In 1838 a special squadron of the United States Navy was ordered into the Pacific Ocean to chart hazards and gather scientific knowledge. After an expedition of four years Charles Wilkes, commander of the squadron, compiled a narrative of the voyage from the journals of his officers and scientists. The narrative was published in five volumes in 1845. In 1985 the Fiji Museum published a reprint of the third volume.
In Volume 3 the Expedition leaves New Zealand and spends the first chapter in Tonga (‘Tongataboo’). The remainder of the book is spent in Fiji (‘Feejee’), from May to August 1840, until the last chapter where it heads for Honalulu. “Drawn not only from the experiences and observations of the Expedition’s officers and scientific corps, but also from those of the beachcombing Fiji whites who served as local pilots, of veteran Yankee beche-de-mer and tortoise-shell trading captains, and of pioneering Methodist missionaries, the book does far more than simply outline the work and adventures of the Expedition in these islands, drawing a vividly detailed, quite unparalleled picture of life in pre-Christian Fiji.” (from the back cover of the 1985 reprint)
The book has a detailed Contents section, as many of these old books do, but no index. Google Books has scanned all five volumes and searching can be done there. It is easy to search for the names of people, although Fijian names are likely to be spelled differently.
David Whippy, an ancestor of mine, is mentioned many times, in descriptions, as the teller of stories and provider of information, and as a participant in the action. Wilkes describes his meeting both Whippy and Tui Levuka on page 47:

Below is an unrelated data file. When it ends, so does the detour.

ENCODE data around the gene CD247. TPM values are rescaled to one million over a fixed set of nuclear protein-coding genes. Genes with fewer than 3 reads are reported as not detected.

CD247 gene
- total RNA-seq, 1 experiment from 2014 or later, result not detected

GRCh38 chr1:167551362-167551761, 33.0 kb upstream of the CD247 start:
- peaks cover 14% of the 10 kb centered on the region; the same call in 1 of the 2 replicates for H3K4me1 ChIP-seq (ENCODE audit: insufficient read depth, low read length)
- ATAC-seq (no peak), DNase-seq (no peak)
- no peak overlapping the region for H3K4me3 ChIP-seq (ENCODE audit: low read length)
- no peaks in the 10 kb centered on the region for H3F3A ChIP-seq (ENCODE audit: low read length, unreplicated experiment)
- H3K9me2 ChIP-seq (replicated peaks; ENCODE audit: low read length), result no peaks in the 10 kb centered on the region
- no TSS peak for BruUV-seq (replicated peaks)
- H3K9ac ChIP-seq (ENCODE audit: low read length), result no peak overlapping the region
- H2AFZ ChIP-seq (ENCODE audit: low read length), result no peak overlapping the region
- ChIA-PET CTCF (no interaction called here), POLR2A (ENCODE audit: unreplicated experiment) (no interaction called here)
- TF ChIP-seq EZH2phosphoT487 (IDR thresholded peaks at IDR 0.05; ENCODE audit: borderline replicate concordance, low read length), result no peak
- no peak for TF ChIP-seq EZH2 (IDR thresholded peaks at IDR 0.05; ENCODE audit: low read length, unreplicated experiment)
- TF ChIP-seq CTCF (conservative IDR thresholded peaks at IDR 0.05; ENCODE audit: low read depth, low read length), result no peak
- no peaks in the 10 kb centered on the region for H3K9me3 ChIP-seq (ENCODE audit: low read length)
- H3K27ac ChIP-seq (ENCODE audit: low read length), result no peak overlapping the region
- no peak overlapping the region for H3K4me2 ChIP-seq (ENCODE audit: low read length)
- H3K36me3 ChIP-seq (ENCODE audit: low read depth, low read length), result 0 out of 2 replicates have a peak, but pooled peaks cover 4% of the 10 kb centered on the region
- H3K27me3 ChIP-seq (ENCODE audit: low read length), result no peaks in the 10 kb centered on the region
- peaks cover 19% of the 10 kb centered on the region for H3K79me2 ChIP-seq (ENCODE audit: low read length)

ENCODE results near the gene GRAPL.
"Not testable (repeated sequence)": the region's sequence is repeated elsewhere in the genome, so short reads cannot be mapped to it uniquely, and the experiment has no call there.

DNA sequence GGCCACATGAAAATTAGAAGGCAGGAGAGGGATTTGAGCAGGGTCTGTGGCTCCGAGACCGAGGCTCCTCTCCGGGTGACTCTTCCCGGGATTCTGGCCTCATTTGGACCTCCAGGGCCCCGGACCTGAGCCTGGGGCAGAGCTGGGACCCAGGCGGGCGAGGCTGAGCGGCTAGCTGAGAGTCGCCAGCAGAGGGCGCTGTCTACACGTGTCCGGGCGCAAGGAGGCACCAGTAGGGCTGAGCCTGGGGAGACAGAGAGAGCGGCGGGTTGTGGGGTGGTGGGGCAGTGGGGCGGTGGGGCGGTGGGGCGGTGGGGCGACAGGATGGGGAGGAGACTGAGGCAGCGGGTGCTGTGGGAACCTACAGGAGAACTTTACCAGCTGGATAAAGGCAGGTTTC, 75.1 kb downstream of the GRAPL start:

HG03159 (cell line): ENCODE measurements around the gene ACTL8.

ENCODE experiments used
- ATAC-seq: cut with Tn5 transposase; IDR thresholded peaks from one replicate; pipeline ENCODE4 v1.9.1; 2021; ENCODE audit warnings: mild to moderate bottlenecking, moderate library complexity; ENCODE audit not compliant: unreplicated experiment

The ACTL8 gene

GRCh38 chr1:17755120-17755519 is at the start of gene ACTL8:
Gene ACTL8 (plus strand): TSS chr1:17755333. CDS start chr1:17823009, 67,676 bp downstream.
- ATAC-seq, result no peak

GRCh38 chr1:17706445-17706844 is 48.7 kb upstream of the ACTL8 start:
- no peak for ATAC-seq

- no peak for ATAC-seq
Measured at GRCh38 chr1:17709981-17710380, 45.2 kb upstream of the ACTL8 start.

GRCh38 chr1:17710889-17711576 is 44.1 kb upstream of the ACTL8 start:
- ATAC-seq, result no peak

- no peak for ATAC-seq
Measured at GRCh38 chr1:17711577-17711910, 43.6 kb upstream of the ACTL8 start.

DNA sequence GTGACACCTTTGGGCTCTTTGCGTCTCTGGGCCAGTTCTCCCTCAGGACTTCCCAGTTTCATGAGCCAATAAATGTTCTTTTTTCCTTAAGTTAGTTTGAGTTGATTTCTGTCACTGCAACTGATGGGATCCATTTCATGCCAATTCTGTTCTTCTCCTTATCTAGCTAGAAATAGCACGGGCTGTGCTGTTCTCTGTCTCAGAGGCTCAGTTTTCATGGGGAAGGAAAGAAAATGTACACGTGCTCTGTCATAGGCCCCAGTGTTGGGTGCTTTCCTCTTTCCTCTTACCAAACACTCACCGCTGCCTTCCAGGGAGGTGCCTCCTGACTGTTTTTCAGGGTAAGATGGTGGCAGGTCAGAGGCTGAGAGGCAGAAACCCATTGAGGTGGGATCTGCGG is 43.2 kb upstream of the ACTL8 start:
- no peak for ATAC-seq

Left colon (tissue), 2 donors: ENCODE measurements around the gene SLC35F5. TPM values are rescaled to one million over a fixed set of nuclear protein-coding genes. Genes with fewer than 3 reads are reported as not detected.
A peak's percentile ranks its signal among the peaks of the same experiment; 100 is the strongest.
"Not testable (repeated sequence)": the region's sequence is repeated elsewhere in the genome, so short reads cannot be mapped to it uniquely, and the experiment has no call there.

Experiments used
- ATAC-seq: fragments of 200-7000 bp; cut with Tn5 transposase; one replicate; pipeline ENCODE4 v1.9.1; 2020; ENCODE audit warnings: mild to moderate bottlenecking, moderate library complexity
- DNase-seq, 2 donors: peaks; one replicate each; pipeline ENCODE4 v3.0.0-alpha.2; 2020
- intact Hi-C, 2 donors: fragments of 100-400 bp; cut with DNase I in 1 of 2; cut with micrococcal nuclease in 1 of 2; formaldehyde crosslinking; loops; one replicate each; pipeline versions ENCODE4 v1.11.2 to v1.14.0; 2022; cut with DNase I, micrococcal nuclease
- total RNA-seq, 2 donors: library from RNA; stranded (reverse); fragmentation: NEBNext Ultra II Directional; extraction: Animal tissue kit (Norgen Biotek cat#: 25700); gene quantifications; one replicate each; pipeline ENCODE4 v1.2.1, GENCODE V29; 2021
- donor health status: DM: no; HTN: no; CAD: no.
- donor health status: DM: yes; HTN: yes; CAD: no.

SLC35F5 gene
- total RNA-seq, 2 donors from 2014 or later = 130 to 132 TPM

Here is another example, on pages 330 and 331, following a discussion of the diseases and ailments suffered by native Fijians:
Another example is Paddy Connel, who walked into Wilkes’ tent one day and told him his life story (on page 67):
He was a short, wrinkled old man, but appeared to possess great vigour and activity. He had a beard that reached to his middle, but little hair, of a reddish gray colour, on his head. He gave me no time for inquiry, but at once addressed me in broad Irish, with a rich Milesian brogue…
The story then continues for nearly two pages so I won’t repeat it here. Even though Wilkes suspected that a lot of it wasn’t true there is probably enough for a descendant to go on to search for Paddy further.
The book is worth reading in its own right, even if specific names cannot be found. Wilkes describes the customs, food, illnesses, and culture of the Fijian people he came across at a time when the Wesleyan missionaries had only just started to have any influence. He also describes his own dealings with the various chiefs and the white settlers he encountered, some of whom he or his officers employed as pilots.
The book also contains sketches and drawings of people and places.
The version on Google Books appears to have fewer of the excellent drawings than the Fiji Museum version I have at home, but there may have been other versions in Google Books that I missed.